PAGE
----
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Wednesday, January 27, 2010

Ind. Law - "Two bad gun laws" moving in the General Assembly

The heading of the editorial Jan. 25th in the Fort Wayne Journal Gazette was "Two bad gun laws." Some quotes:

Americans are familiar with the gun lobby’s influence in Congress, but many Hoosiers may not know their own state legislators are being pressured to pass two pro-gun bills that would ill-serve Indiana.

Both proposals have passed the pro-gun House Natural Resources Committee, which includes Rep. Richard Dodge of Pleasant Lake. Both advance narrow pro-gun interests at the expense of sound public policy and the overall safety interests of Hoosiers.

Both should be defeated.

House Bill 1068 would seal a public record, an act that almost never serves the public. The bill would make permits to carry handguns a private record, no longer open to the public. These are not “gun permits”; these are licenses that specifically allow people to carry handguns in public. Such permits are not necessary to carry rifles or shotguns, nor are they needed to have a handgun in your home.

The move comes after the Indianapolis Star and the Bloomington Herald-Times published information about gun permits. Notably, neither paper published the names and addresses of permit holders – the information the gun lobby says should be secret. The Star’s story, in fact, illustrated exactly why the permits should be a public record: It found numerous instances where the carry permits were wrongly issued to convicted felons or unwisely issued over the recommendations of local police chiefs and sheriffs.

Supporters of the law want to deny the scrutiny that could uncover future cases where convicted felons get permits to carry concealed handguns. And gun rights advocates should note that public scrutiny of records can also guard against people being wrongly denied carry permits.

House Bill 1065 would require businesses to allow their employees to leave guns in their cars in employee parking lots. Consider that the same conservatives supporting this bill generally reject new regulations on business. Consider, too, that businesses have long had the right to control what kind of personal belongings employees are and are not allowed to bring to business property.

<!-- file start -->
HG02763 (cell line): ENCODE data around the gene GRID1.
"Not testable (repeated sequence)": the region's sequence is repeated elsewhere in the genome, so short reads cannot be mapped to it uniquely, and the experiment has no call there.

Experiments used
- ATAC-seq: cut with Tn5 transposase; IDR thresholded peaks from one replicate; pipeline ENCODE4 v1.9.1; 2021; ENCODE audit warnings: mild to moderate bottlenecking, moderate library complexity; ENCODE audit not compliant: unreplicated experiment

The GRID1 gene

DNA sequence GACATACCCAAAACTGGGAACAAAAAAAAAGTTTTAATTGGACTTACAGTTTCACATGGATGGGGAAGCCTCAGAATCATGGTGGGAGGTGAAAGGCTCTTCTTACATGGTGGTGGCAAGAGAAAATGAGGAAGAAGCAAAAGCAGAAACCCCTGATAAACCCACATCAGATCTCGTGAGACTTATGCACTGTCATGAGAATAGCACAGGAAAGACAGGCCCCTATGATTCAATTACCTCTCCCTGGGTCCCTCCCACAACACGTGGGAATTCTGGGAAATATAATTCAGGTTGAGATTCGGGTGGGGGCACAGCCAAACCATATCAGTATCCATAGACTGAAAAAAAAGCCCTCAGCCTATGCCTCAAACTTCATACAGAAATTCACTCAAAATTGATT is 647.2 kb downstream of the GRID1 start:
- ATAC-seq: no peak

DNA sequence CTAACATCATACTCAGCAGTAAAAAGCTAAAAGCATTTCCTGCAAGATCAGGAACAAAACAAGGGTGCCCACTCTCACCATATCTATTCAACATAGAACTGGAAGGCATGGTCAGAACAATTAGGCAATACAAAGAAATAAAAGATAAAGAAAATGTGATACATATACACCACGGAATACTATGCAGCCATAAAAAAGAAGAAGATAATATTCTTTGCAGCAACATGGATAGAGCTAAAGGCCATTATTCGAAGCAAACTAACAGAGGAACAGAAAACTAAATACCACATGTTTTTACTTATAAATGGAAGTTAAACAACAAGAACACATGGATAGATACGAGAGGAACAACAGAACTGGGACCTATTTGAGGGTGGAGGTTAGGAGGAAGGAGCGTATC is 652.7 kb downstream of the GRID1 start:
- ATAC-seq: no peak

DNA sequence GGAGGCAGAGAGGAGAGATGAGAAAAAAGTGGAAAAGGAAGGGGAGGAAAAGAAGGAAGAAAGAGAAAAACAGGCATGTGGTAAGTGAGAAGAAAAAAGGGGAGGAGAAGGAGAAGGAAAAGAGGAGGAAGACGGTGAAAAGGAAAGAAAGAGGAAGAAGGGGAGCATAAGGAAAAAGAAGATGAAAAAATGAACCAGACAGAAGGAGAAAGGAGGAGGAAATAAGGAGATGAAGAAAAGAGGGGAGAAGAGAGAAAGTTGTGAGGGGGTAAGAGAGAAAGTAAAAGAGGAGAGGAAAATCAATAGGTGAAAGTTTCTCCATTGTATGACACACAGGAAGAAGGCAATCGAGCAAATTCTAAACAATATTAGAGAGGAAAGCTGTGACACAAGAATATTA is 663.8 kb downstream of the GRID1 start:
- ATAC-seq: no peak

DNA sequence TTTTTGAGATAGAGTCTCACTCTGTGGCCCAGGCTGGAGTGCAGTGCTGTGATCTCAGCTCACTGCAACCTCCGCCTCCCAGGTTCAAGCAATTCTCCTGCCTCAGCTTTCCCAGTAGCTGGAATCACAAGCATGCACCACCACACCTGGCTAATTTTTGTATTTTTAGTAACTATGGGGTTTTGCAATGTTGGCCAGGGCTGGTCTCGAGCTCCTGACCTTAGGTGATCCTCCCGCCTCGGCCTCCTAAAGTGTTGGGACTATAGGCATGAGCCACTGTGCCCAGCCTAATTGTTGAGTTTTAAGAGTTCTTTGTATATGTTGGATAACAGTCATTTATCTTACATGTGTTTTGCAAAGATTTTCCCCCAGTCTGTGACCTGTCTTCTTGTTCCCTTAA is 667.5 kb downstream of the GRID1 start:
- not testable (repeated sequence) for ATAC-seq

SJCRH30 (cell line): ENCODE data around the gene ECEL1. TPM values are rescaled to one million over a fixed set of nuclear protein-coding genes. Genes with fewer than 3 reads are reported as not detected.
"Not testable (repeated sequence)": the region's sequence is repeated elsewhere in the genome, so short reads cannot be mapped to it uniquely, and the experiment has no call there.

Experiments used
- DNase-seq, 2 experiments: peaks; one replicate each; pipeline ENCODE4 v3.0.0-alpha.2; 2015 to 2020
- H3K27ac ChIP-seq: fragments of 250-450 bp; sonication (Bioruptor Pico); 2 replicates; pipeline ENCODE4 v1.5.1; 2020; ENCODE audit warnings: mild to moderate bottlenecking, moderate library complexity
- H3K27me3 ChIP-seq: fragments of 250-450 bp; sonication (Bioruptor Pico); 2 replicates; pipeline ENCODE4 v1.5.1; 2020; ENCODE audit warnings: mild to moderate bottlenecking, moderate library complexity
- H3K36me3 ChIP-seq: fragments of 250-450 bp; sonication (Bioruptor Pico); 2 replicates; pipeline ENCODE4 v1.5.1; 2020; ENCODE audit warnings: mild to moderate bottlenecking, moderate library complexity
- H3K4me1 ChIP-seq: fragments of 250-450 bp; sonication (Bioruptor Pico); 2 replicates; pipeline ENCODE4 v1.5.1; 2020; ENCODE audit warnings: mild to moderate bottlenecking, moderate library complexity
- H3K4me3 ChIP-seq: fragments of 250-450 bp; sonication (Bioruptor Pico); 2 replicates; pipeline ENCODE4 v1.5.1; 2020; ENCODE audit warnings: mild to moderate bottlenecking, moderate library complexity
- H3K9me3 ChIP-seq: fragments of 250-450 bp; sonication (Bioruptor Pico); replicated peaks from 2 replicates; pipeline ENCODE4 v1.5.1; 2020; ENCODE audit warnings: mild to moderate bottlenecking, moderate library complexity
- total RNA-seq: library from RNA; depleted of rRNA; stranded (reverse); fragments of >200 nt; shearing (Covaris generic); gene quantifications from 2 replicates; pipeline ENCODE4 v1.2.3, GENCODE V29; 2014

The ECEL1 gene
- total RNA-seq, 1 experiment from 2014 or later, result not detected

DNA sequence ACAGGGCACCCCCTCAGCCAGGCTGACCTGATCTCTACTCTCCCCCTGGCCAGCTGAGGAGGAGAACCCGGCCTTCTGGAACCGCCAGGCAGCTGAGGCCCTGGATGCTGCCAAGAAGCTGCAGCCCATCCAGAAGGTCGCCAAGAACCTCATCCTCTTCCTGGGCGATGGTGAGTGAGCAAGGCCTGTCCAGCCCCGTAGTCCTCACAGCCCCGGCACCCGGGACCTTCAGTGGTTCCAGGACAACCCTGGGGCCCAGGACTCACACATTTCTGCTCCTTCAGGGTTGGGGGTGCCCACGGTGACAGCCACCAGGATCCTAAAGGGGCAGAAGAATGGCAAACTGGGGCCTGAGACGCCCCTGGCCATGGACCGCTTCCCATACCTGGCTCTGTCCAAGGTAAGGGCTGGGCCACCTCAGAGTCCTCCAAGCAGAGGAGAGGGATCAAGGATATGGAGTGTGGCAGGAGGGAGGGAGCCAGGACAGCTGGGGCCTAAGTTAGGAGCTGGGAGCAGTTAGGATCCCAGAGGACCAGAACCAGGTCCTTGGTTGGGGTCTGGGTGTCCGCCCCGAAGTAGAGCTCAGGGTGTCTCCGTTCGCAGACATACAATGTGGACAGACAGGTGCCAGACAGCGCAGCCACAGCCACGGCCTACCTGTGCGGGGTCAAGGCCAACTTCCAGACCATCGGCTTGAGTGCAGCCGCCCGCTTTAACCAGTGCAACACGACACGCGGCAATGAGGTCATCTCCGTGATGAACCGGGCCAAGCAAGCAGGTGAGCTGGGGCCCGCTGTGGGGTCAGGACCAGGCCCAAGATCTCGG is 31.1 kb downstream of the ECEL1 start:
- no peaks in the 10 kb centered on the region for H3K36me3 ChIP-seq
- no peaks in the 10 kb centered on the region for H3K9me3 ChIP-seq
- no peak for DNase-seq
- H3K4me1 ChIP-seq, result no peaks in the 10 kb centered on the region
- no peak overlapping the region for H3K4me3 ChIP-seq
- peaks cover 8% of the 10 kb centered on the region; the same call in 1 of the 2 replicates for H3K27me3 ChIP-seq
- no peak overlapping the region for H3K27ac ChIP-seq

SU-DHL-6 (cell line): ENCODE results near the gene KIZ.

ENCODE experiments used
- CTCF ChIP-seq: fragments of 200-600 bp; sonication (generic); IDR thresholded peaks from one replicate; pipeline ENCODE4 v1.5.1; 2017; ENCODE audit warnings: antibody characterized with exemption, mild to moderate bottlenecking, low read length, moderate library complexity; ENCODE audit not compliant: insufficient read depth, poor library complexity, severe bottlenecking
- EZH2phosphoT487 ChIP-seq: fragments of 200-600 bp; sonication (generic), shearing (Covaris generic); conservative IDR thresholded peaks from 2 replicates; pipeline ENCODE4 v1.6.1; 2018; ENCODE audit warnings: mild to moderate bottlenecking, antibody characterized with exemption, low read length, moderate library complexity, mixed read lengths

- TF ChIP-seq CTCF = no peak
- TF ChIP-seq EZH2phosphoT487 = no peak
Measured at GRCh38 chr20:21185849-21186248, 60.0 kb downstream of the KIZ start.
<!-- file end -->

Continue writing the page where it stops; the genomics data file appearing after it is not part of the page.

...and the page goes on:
Interestingly, the bill specifically would rightly allow schools and universities to continue to ban guns. In other words, the bill notes the dangers in allowing guns to be kept in locked vehicles at schools and colleges but pretends there are no similar dangers at businesses. * * *

Lawmakers, unfortunately, fear the gun lobby, known for vicious and personal verbal and written attacks on anyone who dares to disagree. Hoosiers need to let their lawmakers know that they oppose government secrets and oppose the government telling businesses that they must allow their workers to pack heat on company property.

The headline to this story posted yesterday by by Mary Beth Schneider in the Indianapolis Star is "House OKs bill to keep gun permits secret." The story notes:
House Bill 1068, which was authored by Rep. Peggy Welch, D-Bloomington, was prompted by databases published in The Indianapolis Star and the Bloomington Herald-Times. Those databases did not identify gun permit holders by name or address, but did allow people to search their ZIP code to see the number of permits held in that area.

The Star used the gun permit information to investigate the state’s process for issuing them, learning that violent individuals were granted permits, sometimes against the wishes of local police departments.

Here is a link to the lengthy Oct. 11, 2009 Star investigative story by Mark Alesia, Heather Gillers, Tim Evans and Mark Nichols, headed "Should these Hoosiers have been allowed to carry a gun in public?."

Here is a link to the Star's online database that allows you to see how many gun permit owners live in your area. From "about the database":

In researching a story on repeat violent offenders who managed to get license-to-carry gun permits from the Indiana State Police despite their lengthy criminal records, The Star examined more than 300,000 records in the state police permit database, as of Aug. 20, 2009.

Although the state police database contains the names and addresses of permit holders, those details are not included in the database posted here -- which is limited to demographic profiles of Indiana permit holders by gender, race and age in each ZIP code.

The database available to subscribers of the Bloomington Herald Tribune includes street name, city, county, number of permits on the street, and permit type, according to this story. But not names and addresses.

"Gun bills advance to Senate with ease: One closes database; 2nd allows firearms in cars at workplace," is the headline to this story today in the Journal Gazette, reported by Niki Kelly. A quote:

The second piece of legislation – House Bill 1065 – would allow employees to have guns in their locked vehicles at work.

Many companies have policies against bringing firearms onto their property.

It passed 76-21 with supporters saying employees should have the right to have handguns in their cars for protection to and from work and opponents arguing it violates personal property rights.

Posted by Marcia Oddi on January 27, 2010 07:55 AM
Posted to Indiana Law